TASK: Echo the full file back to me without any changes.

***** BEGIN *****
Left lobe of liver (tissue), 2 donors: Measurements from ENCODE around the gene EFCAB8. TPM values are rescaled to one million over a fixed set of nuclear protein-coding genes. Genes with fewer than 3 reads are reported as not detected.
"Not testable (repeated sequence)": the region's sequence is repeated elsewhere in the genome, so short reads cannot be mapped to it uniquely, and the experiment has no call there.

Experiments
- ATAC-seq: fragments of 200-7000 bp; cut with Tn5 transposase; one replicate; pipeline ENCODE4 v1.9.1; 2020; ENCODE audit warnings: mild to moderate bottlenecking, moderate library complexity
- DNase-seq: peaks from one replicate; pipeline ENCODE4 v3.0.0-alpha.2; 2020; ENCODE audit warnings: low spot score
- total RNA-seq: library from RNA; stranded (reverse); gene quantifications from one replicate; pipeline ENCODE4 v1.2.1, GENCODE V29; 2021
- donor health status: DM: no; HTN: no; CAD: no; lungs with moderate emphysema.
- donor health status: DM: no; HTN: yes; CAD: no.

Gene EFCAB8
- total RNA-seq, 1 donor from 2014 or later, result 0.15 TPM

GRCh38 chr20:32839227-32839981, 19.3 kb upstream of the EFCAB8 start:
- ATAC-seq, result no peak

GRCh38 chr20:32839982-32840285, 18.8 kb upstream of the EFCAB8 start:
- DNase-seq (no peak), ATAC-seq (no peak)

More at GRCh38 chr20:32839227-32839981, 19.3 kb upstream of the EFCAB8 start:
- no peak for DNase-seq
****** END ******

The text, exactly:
Left lobe of liver (tissue), 2 donors: Measurements from ENCODE around the gene EFCAB8. TPM values are rescaled to one million over a fixed set of nuclear protein-coding genes. Genes with fewer than 3 reads are reported as not detected.
"Not testable (repeated sequence)": the region's sequence is repeated elsewhere in the genome, so short reads cannot be mapped to it uniquely, and the experiment has no call there.

Experiments
- ATAC-seq: fragments of 200-7000 bp; cut with Tn5 transposase; one replicate; pipeline ENCODE4 v1.9.1; 2020; ENCODE audit warnings: mild to moderate bottlenecking, moderate library complexity
- DNase-seq: peaks from one replicate; pipeline ENCODE4 v3.0.0-alpha.2; 2020; ENCODE audit warnings: low spot score
- total RNA-seq: library from RNA; stranded (reverse); gene quantifications from one replicate; pipeline ENCODE4 v1.2.1, GENCODE V29; 2021
- donor health status: DM: no; HTN: no; CAD: no; lungs with moderate emphysema.
- donor health status: DM: no; HTN: yes; CAD: no.

Gene EFCAB8
- total RNA-seq, 1 donor from 2014 or later, result 0.15 TPM

GRCh38 chr20:32839227-32839981, 19.3 kb upstream of the EFCAB8 start:
- ATAC-seq, result no peak

GRCh38 chr20:32839982-32840285, 18.8 kb upstream of the EFCAB8 start:
- DNase-seq (no peak), ATAC-seq (no peak)

More at GRCh38 chr20:32839227-32839981, 19.3 kb upstream of the EFCAB8 start:
- no peak for DNase-seq